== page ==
Remember those grainy archive programmes of 1977 when music was dangerous and punk ruled OK? Well that’s over 40 years ago, and music has impotently limped onto safe radio stations, festival circuits and endless reunion tours.
Shame are the danger British music desperately needs. Their album is a blend of uncompromising post-punk mixed effortlessly with enough pop sensibilities to make shouting about concrete seem as normal as singing about love.
Heading to the stage fifteen minutes late due to an unruly snare drum, the itchy feet of the awaiting crowd could be forgiven as four different stage hands battled to solve the problem before a beat was struck.
This semi-professional DIY attitude is what the band trade on throughout, and indeed is their MO for the evening. Thrashing around the stage on the brink of collapse and near implosion, the London five-piece are a ballsy, arrogant and powerful tour-de-force. Their confidence negates their youth, as they perform with a sweaty swagger and attitude long missing from live music.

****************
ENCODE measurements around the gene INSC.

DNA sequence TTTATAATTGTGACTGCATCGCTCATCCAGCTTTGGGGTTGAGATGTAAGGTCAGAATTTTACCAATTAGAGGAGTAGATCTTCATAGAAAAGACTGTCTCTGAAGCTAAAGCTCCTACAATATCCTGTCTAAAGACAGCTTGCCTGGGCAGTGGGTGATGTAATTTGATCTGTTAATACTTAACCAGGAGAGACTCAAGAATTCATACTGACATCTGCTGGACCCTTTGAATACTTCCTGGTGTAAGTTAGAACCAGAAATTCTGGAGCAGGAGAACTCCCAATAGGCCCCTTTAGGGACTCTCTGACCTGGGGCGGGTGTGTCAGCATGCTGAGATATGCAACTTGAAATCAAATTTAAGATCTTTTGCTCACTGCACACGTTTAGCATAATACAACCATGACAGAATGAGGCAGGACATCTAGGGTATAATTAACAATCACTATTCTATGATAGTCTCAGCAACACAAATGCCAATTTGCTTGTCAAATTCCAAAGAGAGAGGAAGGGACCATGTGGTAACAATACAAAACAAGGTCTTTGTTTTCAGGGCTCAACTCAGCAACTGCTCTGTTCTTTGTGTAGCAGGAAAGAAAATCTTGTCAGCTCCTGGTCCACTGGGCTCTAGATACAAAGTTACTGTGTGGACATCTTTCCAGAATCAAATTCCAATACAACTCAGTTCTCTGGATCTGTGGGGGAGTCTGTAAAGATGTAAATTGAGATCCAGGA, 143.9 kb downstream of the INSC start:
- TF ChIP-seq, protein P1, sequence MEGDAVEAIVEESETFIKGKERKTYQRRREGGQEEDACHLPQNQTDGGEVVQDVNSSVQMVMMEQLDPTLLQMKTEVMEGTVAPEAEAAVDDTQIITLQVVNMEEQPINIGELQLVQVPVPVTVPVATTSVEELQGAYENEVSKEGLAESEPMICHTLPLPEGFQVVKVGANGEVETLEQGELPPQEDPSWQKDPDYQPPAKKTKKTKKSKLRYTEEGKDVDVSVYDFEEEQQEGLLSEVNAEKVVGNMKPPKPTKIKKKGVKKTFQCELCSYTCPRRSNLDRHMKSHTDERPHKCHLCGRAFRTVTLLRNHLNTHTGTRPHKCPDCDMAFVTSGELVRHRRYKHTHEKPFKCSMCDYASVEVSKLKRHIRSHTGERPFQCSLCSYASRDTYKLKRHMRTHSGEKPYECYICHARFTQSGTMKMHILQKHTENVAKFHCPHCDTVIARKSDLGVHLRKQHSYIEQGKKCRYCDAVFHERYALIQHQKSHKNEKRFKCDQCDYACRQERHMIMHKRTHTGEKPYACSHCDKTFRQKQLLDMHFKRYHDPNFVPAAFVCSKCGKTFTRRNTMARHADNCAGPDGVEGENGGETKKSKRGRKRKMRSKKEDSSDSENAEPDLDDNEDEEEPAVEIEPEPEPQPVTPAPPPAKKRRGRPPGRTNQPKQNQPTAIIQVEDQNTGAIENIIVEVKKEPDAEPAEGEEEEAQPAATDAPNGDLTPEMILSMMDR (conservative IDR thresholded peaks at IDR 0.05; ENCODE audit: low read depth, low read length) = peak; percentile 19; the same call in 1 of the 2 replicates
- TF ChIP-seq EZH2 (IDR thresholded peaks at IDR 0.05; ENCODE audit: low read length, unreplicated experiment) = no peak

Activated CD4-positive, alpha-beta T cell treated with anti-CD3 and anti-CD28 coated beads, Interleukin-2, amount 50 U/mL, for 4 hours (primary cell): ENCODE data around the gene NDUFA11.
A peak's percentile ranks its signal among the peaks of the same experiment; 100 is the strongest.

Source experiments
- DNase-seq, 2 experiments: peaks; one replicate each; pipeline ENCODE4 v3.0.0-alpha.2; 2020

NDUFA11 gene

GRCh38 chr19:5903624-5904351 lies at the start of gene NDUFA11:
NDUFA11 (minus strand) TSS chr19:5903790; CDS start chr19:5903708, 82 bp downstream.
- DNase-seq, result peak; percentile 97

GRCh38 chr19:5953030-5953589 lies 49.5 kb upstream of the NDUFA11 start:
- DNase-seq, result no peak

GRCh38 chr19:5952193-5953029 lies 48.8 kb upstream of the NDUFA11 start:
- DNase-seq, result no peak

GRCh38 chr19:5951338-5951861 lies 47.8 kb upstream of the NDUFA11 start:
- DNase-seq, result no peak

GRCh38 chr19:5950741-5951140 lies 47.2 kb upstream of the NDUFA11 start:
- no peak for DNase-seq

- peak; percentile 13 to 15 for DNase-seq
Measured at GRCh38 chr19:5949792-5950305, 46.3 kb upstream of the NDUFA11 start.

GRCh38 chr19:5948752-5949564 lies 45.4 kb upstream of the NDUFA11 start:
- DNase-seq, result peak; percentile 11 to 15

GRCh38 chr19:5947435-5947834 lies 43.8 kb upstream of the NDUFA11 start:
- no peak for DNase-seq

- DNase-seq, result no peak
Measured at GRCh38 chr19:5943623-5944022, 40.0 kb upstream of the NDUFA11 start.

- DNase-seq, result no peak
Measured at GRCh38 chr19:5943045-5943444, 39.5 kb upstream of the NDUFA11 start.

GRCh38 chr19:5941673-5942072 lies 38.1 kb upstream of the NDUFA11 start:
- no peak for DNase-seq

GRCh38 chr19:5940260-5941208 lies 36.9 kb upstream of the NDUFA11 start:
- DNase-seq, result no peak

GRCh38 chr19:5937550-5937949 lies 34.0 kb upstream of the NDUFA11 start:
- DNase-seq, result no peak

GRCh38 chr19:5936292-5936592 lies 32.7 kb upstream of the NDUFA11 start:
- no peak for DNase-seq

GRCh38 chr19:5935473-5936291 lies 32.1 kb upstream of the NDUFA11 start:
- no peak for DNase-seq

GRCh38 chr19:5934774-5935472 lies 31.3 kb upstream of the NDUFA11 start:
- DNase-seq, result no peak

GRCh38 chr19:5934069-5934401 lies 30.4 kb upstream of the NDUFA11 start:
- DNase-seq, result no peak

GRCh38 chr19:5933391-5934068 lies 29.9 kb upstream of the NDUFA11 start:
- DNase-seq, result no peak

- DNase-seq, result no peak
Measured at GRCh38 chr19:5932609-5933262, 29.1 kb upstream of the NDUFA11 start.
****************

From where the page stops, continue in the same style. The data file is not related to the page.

Performing tracks from their debut Songs Of Praise, the crowd pogo around to favourites such as Concrete, One Rizla, Tasteless and Lampoon. Whilst the album is hardly restrained in its energy, the live performance takes the tracks to a different level. Visceral, angry, brash and bold, the crowd respond in kind chanting the words back to every song.
The Brudenell Social Club is the perfect setting for the nights performance, both scuzzy and professional at the same time much like the band.
An up-close barrier free intimate show is exactly how you should see Shame perform. Shirtless, sweaty and loud was the order of the evening.
Too often the phrase ‘brought the roof down’ is used to describe a live performance, but when Shame literally kick the ceiling tiles off the Brudenell during a stage dive, showering the audience in dust and debris, then and only then has a band made their mark on a venue.